…Magnanti is forced to live in secrecy, her number taken to the top of any 999 summons list because of the innumerable threats she has received…Her family’s privacy has been invaded to find the “causes” of her choice and her personal appearance derided, not least within what might otherwise be called the sisterhood…[this abuse] would seem crazed were it not for MSP Rhoda Grant, who is sponsoring an “end demand for sex trafficking” bill in the Scottish parliament, declaring violence against sex workers a price worth paying to secure her proposals. As Magnanti tweeted: “Let that sink in. Politician thinks it’s OK if people die b/c of her bill. No one bats an eyelid.”
Is it not time we came to terms with prostitution? Instead, the prostitute herself…becomes the target for culture’s anxieties about sex…whore-bashing…is somehow deemed acceptable…said bashing includes a cohort of feminist critics who…[argue that]…sex workers cannot know their own minds, or be in control of their bodies, and thus consent…Hatred of prostitutes has implications for all women who desire to determine their sexual existences. These obviously stigmatised targets allow a kind of thin-end-of-the-wedge, sanctioned misogyny…
Meanwhile, across the pond, Molly Crabapple wrote about the indefensible behavior of New York police:
…The NYPD will arrest you for carrying condoms, but that depends entirely on who you are. If you’re a middle-class white girl like me, you’re probably safe. But say you’re a sex worker or a queer kid kicked out of your home. Say you’re a trans woman out for dinner with your boyfriend…Maybe some quota-filling cop thinks you look like a whore. Then you’re not safe at all. Like most laughably cruel tricks of the justice system, you probably wouldn’t know that you could be arrested for carrying condoms until it happened to you…the polite middle classes trivialize arrest…They don’t realize that the constant threat of arrest is traumatic, unless it happens to them or their kids.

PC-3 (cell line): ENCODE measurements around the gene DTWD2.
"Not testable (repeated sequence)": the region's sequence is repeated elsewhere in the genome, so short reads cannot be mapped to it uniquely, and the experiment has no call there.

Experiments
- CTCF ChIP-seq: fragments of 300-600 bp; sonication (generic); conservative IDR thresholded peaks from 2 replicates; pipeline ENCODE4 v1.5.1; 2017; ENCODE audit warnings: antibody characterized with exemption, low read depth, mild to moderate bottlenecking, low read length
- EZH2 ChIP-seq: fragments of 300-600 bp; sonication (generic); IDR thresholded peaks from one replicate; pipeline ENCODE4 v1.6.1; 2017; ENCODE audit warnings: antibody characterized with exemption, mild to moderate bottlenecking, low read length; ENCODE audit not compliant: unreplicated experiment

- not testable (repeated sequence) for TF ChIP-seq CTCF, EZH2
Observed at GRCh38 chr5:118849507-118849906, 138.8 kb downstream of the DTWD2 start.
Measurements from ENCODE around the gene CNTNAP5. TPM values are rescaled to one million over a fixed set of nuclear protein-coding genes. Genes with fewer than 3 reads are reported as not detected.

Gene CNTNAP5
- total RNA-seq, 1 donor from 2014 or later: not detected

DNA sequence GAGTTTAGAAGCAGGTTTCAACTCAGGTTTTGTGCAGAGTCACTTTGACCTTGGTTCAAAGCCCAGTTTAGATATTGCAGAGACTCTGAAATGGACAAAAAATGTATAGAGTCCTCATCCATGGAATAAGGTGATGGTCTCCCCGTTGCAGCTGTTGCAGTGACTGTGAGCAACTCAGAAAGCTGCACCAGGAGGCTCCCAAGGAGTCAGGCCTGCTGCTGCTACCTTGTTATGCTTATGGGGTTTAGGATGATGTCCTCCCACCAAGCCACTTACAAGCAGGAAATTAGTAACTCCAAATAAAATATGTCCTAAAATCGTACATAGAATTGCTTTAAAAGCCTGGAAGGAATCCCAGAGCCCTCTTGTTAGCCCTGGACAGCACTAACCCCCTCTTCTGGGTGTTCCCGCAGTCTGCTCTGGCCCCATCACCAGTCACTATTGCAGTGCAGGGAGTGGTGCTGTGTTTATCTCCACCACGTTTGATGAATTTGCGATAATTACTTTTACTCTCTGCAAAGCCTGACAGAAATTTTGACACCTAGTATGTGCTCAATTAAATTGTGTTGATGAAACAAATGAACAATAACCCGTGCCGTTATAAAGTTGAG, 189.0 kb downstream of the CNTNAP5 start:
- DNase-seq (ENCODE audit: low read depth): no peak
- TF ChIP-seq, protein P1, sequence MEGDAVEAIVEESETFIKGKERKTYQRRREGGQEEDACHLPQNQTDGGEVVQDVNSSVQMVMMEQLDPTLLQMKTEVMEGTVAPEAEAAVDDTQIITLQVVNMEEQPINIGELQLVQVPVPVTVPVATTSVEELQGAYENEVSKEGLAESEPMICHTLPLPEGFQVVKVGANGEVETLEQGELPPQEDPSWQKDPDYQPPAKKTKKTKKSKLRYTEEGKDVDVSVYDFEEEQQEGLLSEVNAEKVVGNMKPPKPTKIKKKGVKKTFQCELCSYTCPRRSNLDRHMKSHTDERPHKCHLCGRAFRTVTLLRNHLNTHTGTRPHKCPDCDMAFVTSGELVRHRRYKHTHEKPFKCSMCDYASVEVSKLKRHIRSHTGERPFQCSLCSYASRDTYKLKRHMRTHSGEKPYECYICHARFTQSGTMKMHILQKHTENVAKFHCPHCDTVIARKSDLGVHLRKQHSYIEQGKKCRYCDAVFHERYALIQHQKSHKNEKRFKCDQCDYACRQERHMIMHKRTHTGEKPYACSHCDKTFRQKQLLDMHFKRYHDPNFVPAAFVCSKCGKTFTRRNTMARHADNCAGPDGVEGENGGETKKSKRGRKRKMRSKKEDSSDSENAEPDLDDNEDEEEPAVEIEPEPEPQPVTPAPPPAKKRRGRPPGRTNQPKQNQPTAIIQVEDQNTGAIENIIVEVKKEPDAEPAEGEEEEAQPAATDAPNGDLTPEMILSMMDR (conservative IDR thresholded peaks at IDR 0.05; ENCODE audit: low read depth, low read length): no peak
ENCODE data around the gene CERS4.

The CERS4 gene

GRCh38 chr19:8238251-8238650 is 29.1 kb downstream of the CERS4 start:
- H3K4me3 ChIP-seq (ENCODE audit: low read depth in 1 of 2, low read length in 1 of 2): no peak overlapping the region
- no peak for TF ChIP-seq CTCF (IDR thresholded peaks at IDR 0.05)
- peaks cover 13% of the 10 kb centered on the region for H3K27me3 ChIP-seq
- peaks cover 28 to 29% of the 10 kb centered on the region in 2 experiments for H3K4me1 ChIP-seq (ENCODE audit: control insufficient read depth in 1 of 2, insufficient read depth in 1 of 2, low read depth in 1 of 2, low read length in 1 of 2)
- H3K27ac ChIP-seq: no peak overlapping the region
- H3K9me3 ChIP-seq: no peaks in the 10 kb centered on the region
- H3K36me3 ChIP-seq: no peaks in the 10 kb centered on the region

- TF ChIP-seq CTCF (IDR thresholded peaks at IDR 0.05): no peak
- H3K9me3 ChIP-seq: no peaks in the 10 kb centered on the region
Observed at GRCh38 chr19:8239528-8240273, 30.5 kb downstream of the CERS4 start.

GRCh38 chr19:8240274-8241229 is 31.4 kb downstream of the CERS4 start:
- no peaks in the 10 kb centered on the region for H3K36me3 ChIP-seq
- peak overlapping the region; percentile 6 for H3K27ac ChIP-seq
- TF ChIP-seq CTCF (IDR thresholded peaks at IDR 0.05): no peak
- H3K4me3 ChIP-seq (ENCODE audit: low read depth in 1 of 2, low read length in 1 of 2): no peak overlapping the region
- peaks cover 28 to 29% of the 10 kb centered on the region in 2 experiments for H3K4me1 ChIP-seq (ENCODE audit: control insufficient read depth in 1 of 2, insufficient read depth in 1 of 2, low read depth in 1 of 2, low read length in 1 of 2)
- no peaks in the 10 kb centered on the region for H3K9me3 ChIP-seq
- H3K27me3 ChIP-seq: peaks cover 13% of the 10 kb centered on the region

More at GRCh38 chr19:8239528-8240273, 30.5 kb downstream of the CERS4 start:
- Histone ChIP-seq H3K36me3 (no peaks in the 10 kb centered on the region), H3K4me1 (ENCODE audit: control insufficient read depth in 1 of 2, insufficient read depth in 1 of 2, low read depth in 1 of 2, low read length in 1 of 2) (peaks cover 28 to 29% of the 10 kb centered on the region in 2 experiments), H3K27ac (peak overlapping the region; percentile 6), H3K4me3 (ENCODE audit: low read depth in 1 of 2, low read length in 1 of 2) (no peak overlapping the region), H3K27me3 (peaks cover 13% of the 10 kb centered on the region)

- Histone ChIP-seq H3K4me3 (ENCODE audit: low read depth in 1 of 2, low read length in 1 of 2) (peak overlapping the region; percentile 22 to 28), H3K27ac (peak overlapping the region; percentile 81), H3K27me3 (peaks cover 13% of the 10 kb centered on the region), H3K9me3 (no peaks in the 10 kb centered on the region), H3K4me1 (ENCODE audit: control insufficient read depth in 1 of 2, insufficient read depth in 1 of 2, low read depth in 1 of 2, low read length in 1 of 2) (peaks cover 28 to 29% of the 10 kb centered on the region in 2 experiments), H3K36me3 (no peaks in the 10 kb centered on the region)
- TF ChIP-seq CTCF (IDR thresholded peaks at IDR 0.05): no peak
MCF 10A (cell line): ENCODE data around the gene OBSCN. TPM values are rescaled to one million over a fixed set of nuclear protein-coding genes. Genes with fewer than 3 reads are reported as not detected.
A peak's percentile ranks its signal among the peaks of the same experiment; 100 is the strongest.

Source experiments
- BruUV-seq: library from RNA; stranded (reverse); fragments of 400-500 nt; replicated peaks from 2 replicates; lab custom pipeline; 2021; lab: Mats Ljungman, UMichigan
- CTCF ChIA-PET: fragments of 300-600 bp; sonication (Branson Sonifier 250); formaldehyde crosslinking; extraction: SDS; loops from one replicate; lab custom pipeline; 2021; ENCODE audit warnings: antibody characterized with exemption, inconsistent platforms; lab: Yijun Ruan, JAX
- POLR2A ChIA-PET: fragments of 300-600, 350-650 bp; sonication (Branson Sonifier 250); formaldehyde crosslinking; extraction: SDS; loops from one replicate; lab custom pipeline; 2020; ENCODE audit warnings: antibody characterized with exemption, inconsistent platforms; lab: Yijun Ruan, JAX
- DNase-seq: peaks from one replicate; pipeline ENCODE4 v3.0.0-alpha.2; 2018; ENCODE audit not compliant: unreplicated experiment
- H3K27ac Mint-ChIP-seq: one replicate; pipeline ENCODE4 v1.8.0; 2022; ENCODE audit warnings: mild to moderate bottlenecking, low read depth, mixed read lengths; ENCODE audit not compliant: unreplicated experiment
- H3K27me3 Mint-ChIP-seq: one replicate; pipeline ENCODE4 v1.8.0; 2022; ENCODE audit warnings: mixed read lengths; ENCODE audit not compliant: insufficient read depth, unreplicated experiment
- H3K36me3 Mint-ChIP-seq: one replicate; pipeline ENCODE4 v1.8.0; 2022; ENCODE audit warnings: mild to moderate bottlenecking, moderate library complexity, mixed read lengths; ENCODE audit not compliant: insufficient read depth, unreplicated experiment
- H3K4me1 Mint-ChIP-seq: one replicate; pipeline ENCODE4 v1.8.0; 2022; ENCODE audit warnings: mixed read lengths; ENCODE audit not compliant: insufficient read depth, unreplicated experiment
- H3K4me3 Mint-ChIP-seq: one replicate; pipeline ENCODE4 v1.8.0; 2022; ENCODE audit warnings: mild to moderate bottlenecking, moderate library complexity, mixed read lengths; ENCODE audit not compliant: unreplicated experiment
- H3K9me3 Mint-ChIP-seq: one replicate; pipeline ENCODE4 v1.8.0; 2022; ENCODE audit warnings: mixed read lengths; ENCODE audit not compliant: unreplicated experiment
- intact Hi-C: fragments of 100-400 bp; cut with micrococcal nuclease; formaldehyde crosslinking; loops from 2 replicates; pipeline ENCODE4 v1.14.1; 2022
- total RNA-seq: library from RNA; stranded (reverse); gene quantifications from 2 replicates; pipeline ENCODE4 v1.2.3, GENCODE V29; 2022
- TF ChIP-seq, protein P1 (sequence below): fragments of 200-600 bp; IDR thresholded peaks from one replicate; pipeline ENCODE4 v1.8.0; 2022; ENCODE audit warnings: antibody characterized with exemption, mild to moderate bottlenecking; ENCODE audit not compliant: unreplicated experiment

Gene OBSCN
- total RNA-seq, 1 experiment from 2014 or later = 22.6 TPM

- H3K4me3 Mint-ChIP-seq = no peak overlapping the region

…How does something so egregious keep happening? Because sex workers don’t matter…to power…Horrors are acceptable when they’re not happening to the dominant class…LGBT civil rights and sex worker advocacy groups are fighting against the use of condoms as evidence. Mainstream feminism is not. A movement that rightly and vociferously fought pharmacists who refused to fill birth control prescriptions has remained largely silent about women being jailed for carrying another contraceptive. Mainstream feminism might remember that the war on women always starts with the war on whores…Until 1996, Ireland locked up unmarried moms and rape victims in Magdalene Laundries, where nuns worked them to death to cleanse their imaginary sins. The nuns built those Magdalene Laundries to imprison sex workers. Tens of thousands of women died within their walls, of every walk of life except the very wealthiest…
Sex worker advocates have been talking and writing about this (not only in New York but in many places all over the world) for years, but Molly’s article is being widely linked and “tweeted” as though it were saying something new. Please don’t take that as a complaint, because it most certainly isn’t; in fact, it’s the exact opposite. I’m extremely grateful to those outside the sex worker rights movement who are beginning to call attention to our situation and to repeat and amplify our arguments to a much wider audience; with their help, I’m hopeful that sex worker rights will once again become a mainstream feminist, health, human rights and civil liberties issue as it was starting to become in my childhood, and that the majority of the next generation of young people will view persecution of sex workers with the same distaste as most of the current one sees persecution of gay people, and most of my own generation sees race prejudice.